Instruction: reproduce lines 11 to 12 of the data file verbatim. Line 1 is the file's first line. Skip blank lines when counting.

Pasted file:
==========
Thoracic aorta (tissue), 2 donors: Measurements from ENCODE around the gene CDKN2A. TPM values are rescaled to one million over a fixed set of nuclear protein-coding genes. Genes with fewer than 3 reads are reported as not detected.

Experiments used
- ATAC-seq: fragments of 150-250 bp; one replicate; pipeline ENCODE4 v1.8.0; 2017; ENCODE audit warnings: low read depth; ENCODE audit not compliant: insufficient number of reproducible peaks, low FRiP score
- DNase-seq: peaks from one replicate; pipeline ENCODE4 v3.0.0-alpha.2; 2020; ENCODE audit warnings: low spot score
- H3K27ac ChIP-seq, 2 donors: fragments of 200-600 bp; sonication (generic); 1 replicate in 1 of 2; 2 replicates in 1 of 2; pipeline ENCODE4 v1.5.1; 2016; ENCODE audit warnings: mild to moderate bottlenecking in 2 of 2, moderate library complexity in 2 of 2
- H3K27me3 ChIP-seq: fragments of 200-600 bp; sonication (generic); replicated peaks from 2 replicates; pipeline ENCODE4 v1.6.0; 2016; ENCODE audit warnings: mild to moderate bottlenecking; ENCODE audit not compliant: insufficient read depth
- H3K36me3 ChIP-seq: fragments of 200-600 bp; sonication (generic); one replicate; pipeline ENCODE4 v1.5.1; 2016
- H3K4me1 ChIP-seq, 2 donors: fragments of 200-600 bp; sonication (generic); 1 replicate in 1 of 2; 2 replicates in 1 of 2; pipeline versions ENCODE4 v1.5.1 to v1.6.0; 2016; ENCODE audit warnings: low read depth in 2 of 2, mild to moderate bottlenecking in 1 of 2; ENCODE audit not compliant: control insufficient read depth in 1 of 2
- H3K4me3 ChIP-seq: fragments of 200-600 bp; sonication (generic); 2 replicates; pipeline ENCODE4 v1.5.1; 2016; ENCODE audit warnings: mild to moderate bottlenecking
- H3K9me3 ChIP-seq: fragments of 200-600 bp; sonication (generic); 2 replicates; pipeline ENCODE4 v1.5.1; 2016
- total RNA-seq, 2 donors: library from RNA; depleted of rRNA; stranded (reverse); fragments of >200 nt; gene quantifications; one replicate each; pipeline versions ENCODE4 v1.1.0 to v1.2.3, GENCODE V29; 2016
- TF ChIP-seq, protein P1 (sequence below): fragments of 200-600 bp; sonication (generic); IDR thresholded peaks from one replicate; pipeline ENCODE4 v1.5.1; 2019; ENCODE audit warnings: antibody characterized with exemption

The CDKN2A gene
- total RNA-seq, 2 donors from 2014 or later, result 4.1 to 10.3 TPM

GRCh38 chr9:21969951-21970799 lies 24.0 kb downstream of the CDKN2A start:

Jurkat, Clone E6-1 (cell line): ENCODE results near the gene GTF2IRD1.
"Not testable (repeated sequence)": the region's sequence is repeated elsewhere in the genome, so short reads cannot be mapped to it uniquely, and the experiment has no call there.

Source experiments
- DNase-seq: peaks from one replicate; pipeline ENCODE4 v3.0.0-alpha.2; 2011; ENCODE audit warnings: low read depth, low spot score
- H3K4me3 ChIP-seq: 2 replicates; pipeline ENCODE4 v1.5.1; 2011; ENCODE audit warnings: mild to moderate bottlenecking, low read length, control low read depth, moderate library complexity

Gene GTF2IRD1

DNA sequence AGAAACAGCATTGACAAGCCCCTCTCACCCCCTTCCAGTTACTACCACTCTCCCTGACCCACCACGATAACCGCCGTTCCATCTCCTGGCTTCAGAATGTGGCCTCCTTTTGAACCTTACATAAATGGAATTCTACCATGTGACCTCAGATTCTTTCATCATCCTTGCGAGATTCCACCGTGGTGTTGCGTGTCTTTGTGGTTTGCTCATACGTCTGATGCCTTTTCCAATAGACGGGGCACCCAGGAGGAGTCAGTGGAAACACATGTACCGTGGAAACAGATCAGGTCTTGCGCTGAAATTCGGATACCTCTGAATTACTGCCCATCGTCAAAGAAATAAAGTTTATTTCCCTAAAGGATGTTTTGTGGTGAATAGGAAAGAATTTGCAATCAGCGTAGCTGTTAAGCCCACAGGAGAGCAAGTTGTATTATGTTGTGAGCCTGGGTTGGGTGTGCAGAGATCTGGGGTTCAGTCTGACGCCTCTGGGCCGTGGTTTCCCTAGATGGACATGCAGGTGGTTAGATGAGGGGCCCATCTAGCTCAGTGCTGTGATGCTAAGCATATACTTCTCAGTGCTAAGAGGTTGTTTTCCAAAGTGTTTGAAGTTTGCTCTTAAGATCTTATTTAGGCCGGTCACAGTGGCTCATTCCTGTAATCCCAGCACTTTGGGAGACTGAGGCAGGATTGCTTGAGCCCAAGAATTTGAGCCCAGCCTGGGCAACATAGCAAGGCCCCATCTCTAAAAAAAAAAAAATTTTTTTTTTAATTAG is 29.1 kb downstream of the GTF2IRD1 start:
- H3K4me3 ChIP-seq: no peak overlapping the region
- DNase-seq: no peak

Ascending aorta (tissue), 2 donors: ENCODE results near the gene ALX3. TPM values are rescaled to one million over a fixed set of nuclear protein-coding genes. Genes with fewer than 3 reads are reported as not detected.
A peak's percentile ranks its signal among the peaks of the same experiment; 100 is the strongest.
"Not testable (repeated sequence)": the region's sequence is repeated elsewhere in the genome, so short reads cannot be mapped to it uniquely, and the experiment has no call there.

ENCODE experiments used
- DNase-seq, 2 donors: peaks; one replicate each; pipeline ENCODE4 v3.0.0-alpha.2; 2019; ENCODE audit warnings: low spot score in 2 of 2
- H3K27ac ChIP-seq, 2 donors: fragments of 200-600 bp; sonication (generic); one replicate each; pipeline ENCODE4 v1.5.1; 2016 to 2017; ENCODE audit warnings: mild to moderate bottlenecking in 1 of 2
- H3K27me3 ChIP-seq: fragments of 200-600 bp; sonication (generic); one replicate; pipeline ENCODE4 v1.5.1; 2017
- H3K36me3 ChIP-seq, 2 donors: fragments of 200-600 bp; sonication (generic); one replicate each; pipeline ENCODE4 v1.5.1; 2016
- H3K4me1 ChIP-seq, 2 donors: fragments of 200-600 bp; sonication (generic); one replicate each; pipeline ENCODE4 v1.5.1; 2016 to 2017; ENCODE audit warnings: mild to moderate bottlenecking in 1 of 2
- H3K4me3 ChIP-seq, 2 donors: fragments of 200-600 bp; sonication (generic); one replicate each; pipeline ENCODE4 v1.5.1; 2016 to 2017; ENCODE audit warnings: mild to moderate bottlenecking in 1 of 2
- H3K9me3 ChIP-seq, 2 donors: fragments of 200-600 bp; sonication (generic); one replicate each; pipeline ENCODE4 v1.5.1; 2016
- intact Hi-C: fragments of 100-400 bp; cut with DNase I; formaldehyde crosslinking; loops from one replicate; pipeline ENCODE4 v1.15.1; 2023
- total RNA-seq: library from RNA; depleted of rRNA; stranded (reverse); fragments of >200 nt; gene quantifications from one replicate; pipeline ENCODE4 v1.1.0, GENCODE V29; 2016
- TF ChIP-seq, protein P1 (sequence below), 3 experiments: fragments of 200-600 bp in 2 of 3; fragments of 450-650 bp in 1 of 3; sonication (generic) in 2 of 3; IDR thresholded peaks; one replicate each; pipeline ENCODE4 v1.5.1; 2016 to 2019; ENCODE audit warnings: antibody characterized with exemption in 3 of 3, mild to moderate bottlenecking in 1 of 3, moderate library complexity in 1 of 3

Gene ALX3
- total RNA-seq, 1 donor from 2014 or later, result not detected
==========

- total RNA-seq, 2 donors: library from RNA; depleted of rRNA; stranded (reverse); fragments of >200 nt; gene quantifications; one replicate each; pipeline versions ENCODE4 v1.1.0 to v1.2.3, GENCODE V29; 2016
- TF ChIP-seq, protein P1 (sequence below): fragments of 200-600 bp; sonication (generic); IDR thresholded peaks from one replicate; pipeline ENCODE4 v1.5.1; 2019; ENCODE audit warnings: antibody characterized with exemption